To be fair, the billboards did not just alienate rabbis, or even just Jews. The FamilyRadio.com and the WeCanKnow.com folks represent only a small fraction of Evangelicals. So it is likely that all the Atheists, Muslims, Buddhist, Catholics, Mormons, other Non-Evangelical Christians, and even the majority of Evangelicals who themselves distrusted the May 21st prediction of the rapture likewise have trouble with the billboards. Even Tim LaHaye, co-author of the Left Behind series, which depicts the rapture and subsequent period of judgment over twelve volumes, calls Camping’s prediction “ bizarre,” “dangerous,” and “100% wrong.”
To be fair, I felt exactly the same way when a fringe group of Ultra-Orthodox Jews in Jerusalem took to the streets in yellow stars reminiscent of the Holocaust, protest against the secular government: “An organizer of Saturday’s protest in the ultra-Orthodox Mea Shearim neighborhood told Israeli television that the actions of the authorities were like a “spiritual holocaust” (New York Times: 1/1/12). The volume of the fringes of religion still sound the loudest, but they don’t speak for the rest of us. They just make it embarrassing to be religious at all.
According to the Institute for the Study of American Evangelicals at Wheaton College, Evangelicals represent between 30-35% of Americans (perhaps as many as 100 million worldwide). What percent give credence to the May 21st prediction?
I am not sure, but selfishly I am excited by the seismic shift represented by another Evangelical, Pastor Rob Bell, the author of the new book “Love Wins”. One might say that Pastor Bell’s view is more Jewish than Camping’s. If Bell is right, God’s compassion is so great that He will not punish me for my particular way of believing in God. From this perspective, my being Jewish could be seen as a forgivable and honest mistake. Between these two Evangelical positions I selfishly much prefer Bell’s “love conquers all ” to Camping’s “hell on earth.” Faith that divides and chooses among us instead of uniting us has the potential to upset the pluralistic religious support we share, and in my view and in Bell’s, it is at odds with the ultimate teaching of God’s grace and love. Not to tell Evangelicals how to go about their business, but Pastor Bell’s approach. Why? Compared to hell, love is cooler.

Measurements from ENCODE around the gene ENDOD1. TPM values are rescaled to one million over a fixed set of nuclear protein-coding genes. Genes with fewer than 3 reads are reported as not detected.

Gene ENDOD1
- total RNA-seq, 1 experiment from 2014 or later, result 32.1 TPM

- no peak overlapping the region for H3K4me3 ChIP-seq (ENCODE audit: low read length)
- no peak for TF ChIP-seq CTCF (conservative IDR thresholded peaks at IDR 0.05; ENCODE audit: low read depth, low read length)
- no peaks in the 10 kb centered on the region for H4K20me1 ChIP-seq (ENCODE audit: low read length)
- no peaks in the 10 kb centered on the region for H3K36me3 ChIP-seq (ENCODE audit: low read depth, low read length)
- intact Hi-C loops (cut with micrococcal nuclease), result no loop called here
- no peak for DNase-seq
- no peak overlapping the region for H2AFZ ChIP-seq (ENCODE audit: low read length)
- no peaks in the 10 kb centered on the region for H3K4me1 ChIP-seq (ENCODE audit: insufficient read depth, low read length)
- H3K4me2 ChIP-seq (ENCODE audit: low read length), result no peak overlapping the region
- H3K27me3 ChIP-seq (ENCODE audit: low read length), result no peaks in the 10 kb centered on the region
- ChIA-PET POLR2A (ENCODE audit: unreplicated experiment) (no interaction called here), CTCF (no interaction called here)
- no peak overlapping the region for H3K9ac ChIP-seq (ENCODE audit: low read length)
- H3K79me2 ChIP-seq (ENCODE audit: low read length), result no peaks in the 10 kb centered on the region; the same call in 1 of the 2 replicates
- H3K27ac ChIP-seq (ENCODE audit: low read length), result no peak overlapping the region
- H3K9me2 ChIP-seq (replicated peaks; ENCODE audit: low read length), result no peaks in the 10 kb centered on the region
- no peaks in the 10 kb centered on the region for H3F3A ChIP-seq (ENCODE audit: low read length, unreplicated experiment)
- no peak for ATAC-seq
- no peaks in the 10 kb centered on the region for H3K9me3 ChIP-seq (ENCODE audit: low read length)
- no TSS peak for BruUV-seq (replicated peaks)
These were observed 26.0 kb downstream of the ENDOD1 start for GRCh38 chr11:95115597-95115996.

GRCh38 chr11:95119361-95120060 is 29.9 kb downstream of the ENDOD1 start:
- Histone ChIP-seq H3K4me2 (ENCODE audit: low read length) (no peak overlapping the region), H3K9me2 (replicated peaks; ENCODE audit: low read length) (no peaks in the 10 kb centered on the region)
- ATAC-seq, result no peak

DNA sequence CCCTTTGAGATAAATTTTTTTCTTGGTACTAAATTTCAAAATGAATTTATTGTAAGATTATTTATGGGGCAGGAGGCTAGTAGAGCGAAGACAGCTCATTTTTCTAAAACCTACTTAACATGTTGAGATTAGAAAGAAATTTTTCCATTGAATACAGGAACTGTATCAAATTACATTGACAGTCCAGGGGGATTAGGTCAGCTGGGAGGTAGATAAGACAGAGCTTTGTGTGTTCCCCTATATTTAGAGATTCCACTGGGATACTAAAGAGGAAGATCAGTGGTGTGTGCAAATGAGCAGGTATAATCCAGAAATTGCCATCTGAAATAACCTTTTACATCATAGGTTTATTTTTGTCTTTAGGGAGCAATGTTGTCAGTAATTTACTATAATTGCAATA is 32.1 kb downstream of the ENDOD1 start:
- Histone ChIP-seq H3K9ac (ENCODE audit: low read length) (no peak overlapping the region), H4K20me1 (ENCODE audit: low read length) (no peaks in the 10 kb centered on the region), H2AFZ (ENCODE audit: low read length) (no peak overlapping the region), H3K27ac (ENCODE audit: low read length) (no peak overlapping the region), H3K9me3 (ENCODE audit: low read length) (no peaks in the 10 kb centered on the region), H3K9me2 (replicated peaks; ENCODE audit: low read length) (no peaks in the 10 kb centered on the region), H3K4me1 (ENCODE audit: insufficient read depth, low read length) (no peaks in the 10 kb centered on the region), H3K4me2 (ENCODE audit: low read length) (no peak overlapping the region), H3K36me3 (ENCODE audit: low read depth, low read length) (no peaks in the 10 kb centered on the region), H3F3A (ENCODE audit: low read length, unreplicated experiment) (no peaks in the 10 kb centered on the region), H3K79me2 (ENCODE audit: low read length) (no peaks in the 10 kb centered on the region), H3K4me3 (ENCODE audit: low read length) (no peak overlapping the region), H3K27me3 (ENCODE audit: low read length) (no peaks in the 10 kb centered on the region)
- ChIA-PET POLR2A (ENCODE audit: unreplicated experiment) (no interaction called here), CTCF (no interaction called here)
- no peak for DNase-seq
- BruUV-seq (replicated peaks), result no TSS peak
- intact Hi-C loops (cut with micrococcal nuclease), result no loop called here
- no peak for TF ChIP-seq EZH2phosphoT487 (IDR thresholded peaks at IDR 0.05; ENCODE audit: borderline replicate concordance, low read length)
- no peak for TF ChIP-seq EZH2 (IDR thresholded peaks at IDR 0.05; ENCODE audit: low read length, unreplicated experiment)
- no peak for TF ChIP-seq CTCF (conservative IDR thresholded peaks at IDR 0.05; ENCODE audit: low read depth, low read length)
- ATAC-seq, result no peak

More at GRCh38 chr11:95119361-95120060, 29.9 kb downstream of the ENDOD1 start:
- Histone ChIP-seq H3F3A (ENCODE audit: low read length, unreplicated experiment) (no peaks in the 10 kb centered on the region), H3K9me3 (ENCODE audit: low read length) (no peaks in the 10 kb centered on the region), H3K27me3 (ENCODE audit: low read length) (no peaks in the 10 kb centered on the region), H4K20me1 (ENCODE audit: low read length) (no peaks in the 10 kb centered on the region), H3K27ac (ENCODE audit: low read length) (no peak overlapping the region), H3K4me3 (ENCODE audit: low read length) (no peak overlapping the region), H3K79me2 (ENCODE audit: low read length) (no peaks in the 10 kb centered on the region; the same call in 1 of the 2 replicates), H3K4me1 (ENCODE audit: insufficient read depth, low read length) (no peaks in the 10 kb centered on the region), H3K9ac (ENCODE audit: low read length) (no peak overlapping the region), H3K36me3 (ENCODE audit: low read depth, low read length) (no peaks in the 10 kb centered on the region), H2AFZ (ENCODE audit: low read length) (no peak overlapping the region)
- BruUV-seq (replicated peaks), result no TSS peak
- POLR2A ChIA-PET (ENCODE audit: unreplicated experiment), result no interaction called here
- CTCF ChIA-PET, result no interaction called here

The Judgment Day billboards had little impact on me, nor, my guess is, on the majority of those who drove by them. More people were excited about the soapbox race than concerned about about Judgment Day. I actually had to explain to people that the billboards are religious in nature and not promotional material for a remake of an awful Mario Van Peebles movie. Such is life in Hollywood. We are living in an age and place in which religions are so weak that they resemble entertainment.
The singer-songwriter Michael Franti says that, “God is too big for just one religion.” There is a Hassidic Tale that teaches that the Shechinah, God’s presence on Earth, needs to be rescued from the hands of those who claim to honor her. I think the moderate religious people of the diverse faiths of America need each other more than some can accept. It may take a collective approach to save God from those who lay claim to God the loudest.